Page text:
This preview shows pages 1–2. Sign up to view the full content.
This preview has intentionally blurred sections. Sign up to view the full version.
View Full Document
Unformatted text preview: Lecture 38 Insulated Boundary Conditions Insulation In many of the previous sections we have considered fixed boundary conditions, i.e. u (0) = a , u ( L ) = b . We implemented these simply by assigning u j = a and u j n = b for all j . We also considered variable boundary conditions, such as u (0 , t ) = g 1 ( t ). For example, we might have u (0 , t ) = sin( t ) which could represents periodic heating and cooling of the end at x = 0. A third important type of boundary condition is called the insulated boundary condition. It is so named because it mimics an insulator at the boundary. Physically, the effect of insulation is that no heat flows across the boundary. This means that the temperature gradient is zero, which implies that should require the mathematical boundary condition u ( L ) = 0. To use it in a program, we must replace u ( L ) = 0 by a discrete version. Recall that in our discrete equations we usually have L = x n . Recall from the section on numerical derivatives, that there are three different ways to replace a derivative by a difference equation, left, right and central differences. The three of them at x n would be: u ( x n ) u n u n 1 h u n +1 u n h u n +1 u n 1 2 h . If x n is the last node of our grid, then it is clear that we cannot use the right or central difference, but are stuck with the first of these. Setting that expression to zero implies: u n = u n 1 . This restriction can be easily implemented in a program simply by putting a statement u(n+1)=u(n) inside the loop that updates values of the profile. However, since this method replaces u ( L ) = 0 by an expression that is only accurate to first order, it is not very accurate and is usually avoided....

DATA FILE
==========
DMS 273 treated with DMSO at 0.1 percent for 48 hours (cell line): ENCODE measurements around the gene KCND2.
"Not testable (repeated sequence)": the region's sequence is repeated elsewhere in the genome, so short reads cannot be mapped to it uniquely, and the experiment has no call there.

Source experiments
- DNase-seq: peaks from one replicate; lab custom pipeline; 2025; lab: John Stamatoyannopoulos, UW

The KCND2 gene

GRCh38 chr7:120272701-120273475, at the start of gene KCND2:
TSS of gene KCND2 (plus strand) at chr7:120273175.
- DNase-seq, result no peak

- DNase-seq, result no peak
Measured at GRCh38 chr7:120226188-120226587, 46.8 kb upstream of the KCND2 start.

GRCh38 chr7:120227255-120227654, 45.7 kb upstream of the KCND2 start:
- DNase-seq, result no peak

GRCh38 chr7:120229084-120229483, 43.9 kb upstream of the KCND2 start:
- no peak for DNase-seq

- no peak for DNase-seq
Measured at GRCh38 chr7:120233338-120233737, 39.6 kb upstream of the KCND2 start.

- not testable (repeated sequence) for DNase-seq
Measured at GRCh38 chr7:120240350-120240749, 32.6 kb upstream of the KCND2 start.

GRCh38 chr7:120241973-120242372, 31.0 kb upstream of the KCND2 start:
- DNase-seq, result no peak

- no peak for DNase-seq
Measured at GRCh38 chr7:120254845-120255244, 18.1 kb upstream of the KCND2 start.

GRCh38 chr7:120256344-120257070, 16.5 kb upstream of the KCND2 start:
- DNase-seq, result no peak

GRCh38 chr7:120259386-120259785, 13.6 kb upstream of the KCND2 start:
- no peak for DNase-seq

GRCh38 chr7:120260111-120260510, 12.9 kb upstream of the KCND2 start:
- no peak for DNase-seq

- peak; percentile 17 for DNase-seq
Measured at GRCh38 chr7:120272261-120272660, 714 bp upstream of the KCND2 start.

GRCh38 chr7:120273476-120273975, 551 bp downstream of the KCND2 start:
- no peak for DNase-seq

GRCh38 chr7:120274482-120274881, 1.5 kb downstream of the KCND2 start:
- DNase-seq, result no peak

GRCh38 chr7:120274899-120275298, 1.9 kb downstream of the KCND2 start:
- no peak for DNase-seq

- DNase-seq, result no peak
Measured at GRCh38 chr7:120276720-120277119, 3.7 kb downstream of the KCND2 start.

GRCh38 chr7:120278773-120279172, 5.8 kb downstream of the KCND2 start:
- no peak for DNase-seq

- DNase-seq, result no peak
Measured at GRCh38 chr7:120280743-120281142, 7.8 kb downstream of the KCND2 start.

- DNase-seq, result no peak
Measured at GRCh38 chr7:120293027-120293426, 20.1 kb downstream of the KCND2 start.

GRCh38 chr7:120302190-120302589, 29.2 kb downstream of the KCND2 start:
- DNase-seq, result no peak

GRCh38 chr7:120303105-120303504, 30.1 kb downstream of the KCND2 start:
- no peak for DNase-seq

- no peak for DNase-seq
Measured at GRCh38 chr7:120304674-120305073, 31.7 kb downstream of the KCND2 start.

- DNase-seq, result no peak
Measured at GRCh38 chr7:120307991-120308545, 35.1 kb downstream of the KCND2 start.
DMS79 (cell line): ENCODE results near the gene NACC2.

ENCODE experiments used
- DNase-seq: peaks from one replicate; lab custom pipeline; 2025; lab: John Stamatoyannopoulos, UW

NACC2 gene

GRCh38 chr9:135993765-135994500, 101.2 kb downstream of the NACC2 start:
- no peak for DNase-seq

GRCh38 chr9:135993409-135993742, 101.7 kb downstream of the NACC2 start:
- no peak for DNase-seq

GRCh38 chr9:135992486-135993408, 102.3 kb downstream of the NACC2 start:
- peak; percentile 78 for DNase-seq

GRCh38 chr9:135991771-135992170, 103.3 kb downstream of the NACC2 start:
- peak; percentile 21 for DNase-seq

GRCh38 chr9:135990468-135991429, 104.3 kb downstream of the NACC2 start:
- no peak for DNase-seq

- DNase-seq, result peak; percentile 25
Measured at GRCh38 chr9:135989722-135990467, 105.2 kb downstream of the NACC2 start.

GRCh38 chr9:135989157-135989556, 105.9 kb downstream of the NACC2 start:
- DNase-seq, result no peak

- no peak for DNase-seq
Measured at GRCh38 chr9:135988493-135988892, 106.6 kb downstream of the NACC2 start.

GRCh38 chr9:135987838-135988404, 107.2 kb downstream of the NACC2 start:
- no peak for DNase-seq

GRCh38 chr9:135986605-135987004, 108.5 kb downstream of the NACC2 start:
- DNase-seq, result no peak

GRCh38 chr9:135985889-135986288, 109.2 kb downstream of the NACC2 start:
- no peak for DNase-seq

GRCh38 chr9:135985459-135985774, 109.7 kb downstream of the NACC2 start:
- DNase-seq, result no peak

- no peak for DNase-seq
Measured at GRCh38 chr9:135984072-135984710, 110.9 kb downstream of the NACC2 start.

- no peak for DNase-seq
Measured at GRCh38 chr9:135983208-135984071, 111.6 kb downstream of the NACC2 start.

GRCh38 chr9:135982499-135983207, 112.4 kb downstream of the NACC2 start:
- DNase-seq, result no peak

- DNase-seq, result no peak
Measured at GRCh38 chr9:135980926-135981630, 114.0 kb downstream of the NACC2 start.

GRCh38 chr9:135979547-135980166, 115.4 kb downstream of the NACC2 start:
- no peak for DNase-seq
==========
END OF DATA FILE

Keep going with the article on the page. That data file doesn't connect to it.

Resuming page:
View Full
Document
 Fall '08
 Young,T

Click to edit the document details